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September 1969

Hemorrhagic Syndrome Following Transurethral Prostatic Resection for Benign Adenoma

Author Affiliations

San Francisco

From the Medical Services, San Francisco General Hospital, University of California School of Medicine, and the Hematology Research Laboratory, Children's Hospital and Adult Medical Center, San Francisco.

Arch Intern Med. 1969;124(3):341-349. doi:10.1001/archinte.1969.00300190081013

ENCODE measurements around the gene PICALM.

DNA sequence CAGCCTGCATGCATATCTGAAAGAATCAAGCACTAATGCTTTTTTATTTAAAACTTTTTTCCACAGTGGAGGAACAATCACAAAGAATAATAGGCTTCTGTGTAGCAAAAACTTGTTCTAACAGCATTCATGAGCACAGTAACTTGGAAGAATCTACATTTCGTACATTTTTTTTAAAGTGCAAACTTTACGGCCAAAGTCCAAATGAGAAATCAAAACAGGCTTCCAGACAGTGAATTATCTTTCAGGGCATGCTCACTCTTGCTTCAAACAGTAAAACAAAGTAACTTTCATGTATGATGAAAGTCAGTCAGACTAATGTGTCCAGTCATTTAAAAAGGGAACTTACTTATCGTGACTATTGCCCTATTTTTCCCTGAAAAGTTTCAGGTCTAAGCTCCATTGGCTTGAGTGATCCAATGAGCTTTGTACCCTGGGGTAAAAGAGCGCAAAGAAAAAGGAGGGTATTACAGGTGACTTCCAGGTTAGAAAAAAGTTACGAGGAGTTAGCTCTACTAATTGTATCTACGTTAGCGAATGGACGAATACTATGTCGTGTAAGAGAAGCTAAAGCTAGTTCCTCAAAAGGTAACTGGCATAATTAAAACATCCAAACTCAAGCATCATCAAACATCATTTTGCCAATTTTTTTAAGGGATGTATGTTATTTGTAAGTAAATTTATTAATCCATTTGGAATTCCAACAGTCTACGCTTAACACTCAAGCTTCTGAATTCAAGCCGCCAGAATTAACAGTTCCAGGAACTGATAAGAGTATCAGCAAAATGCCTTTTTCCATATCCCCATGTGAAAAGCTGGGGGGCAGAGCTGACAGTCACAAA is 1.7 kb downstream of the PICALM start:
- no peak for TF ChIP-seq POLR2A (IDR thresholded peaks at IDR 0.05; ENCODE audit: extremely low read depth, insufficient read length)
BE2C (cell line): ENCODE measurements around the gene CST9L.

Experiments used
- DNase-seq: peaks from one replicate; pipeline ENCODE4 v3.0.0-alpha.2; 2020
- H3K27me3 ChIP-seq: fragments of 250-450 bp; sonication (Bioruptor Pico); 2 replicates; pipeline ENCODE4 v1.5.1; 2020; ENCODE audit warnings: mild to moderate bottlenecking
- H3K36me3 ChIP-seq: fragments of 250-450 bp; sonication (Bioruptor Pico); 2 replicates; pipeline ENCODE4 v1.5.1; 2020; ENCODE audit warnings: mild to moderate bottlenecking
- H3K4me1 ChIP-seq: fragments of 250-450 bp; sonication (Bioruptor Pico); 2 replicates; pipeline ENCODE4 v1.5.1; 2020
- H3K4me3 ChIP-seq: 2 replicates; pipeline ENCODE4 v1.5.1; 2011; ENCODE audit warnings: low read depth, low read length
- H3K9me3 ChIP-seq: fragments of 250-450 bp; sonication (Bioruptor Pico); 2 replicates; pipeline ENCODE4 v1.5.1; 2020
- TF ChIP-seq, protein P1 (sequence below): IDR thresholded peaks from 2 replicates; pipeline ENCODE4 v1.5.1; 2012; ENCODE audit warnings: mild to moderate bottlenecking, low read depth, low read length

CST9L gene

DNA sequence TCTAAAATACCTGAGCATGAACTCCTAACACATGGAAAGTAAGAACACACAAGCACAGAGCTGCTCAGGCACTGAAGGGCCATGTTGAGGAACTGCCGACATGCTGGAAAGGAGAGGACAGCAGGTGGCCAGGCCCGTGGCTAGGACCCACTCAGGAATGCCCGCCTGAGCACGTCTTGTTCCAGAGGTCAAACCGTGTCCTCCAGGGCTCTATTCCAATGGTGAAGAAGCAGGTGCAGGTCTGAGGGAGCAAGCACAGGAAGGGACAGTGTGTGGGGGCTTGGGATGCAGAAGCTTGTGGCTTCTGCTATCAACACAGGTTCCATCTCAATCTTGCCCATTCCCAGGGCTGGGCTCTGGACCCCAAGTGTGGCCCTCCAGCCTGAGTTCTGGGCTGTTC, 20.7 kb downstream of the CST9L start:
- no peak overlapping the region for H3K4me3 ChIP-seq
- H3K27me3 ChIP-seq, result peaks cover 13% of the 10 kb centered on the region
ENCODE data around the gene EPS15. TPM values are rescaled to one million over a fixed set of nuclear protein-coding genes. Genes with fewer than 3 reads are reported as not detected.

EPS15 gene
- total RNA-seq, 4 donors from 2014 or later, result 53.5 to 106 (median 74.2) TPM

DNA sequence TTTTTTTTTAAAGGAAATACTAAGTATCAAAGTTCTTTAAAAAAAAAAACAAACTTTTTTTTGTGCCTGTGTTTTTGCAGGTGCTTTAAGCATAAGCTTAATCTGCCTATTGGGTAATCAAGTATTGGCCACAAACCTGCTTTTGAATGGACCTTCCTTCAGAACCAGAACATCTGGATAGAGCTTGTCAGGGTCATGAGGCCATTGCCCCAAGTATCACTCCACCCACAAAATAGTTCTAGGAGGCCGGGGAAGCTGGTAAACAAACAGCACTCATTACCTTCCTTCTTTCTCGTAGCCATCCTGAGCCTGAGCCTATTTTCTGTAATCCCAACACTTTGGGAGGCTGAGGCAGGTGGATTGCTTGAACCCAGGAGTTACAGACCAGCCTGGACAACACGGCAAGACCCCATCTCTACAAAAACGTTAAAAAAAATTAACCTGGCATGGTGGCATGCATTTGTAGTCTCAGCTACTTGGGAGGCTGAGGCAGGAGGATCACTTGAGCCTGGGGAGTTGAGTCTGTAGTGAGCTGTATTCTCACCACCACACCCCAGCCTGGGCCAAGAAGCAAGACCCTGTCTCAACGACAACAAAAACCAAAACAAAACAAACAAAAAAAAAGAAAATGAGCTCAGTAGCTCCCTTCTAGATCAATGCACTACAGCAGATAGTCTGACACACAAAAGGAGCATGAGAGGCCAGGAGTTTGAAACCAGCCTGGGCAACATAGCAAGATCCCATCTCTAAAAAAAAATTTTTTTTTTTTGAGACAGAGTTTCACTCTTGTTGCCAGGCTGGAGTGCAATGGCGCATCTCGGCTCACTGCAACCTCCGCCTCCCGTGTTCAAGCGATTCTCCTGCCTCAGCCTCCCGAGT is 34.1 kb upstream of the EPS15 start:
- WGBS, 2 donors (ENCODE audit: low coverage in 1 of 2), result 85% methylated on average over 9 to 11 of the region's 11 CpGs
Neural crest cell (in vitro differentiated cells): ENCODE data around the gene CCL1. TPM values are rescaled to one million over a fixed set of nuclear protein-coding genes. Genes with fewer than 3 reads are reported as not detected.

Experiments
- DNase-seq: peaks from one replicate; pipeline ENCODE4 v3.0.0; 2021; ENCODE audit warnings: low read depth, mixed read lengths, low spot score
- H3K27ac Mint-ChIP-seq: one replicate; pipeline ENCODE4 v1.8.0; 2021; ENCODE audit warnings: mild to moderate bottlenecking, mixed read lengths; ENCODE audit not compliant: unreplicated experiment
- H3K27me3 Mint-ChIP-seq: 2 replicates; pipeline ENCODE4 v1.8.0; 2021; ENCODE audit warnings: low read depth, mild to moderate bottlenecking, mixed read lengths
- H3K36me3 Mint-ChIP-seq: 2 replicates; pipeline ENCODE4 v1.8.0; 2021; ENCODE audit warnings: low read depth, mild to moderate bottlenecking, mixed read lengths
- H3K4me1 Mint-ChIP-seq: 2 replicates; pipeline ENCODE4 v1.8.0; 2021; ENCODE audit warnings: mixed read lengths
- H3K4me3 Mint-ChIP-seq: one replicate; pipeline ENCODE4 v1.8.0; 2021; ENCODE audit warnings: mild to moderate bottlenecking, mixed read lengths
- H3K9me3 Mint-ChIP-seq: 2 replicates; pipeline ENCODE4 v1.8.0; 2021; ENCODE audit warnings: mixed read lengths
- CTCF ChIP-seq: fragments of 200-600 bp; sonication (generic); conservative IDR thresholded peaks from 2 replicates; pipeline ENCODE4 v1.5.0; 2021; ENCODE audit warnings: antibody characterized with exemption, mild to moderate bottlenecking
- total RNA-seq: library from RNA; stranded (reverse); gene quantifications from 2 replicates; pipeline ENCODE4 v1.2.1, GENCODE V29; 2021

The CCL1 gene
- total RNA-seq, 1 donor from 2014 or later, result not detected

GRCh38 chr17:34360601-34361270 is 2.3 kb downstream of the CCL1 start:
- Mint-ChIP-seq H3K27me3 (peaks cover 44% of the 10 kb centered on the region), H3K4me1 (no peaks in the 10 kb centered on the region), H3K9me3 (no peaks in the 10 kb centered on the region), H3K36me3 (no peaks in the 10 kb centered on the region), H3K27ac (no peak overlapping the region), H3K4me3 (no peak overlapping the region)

Severe postoperative hematuria and other hemorrhagic symptoms developed in six patients following transurethral resection of the prostate gland for benign adenoma. Disseminated intravascular coagulation appeared to be responsible for the syndrome in all patients. The laboratory data which supported this diagnosis were thrombocytopenia, marked shedding of red blood cells from the blood clot, decreased concentration of coagulation factor I (fibrinogen), high titer of fibrin degradation products in the serum, decreased one-stage prothrombin activity, and decreased concentrations of multiple clotting factors, particularly factors V and VIII. There was no evidence of generalized fibrinolysis. Significant etiologic factors were thought to be the extent and duration of the operation, the use of water for irrigation, and the presence of shock. Treatment with fibrinogen and heparin sodium appeared to be beneficial in those who survived the immediate postoperative period.